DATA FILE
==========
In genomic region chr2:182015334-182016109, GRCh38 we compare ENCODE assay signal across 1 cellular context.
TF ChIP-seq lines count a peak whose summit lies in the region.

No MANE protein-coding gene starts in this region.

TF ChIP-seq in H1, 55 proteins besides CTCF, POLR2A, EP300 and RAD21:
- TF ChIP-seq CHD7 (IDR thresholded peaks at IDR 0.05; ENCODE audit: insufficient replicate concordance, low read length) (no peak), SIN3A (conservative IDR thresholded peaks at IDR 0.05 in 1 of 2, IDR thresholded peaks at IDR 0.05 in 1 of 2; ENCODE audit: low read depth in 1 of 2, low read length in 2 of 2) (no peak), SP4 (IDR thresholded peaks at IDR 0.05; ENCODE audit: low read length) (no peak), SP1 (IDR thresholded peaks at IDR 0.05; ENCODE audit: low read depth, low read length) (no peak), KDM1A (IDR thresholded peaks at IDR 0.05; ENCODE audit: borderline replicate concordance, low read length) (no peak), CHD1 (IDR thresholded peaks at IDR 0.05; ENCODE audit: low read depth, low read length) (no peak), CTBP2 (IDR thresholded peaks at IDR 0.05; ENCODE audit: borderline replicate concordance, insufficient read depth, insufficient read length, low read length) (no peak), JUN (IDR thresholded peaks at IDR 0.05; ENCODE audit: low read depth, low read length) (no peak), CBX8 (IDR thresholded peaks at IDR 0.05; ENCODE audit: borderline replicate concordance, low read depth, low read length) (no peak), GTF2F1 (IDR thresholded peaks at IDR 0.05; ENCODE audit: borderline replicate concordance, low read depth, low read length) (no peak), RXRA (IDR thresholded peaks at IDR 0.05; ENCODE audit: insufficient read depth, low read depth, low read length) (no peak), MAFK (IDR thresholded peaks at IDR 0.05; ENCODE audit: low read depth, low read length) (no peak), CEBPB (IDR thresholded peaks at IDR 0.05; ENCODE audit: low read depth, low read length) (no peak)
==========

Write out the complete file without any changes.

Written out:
In genomic region chr2:182015334-182016109, GRCh38 we compare ENCODE assay signal across 1 cellular context.
TF ChIP-seq lines count a peak whose summit lies in the region.

No MANE protein-coding gene starts in this region.

TF ChIP-seq in H1, 55 proteins besides CTCF, POLR2A, EP300 and RAD21:
- TF ChIP-seq CHD7 (IDR thresholded peaks at IDR 0.05; ENCODE audit: insufficient replicate concordance, low read length) (no peak), SIN3A (conservative IDR thresholded peaks at IDR 0.05 in 1 of 2, IDR thresholded peaks at IDR 0.05 in 1 of 2; ENCODE audit: low read depth in 1 of 2, low read length in 2 of 2) (no peak), SP4 (IDR thresholded peaks at IDR 0.05; ENCODE audit: low read length) (no peak), SP1 (IDR thresholded peaks at IDR 0.05; ENCODE audit: low read depth, low read length) (no peak), KDM1A (IDR thresholded peaks at IDR 0.05; ENCODE audit: borderline replicate concordance, low read length) (no peak), CHD1 (IDR thresholded peaks at IDR 0.05; ENCODE audit: low read depth, low read length) (no peak), CTBP2 (IDR thresholded peaks at IDR 0.05; ENCODE audit: borderline replicate concordance, insufficient read depth, insufficient read length, low read length) (no peak), JUN (IDR thresholded peaks at IDR 0.05; ENCODE audit: low read depth, low read length) (no peak), CBX8 (IDR thresholded peaks at IDR 0.05; ENCODE audit: borderline replicate concordance, low read depth, low read length) (no peak), GTF2F1 (IDR thresholded peaks at IDR 0.05; ENCODE audit: borderline replicate concordance, low read depth, low read length) (no peak), RXRA (IDR thresholded peaks at IDR 0.05; ENCODE audit: insufficient read depth, low read depth, low read length) (no peak), MAFK (IDR thresholded peaks at IDR 0.05; ENCODE audit: low read depth, low read length) (no peak), CEBPB (IDR thresholded peaks at IDR 0.05; ENCODE audit: low read depth, low read length) (no peak)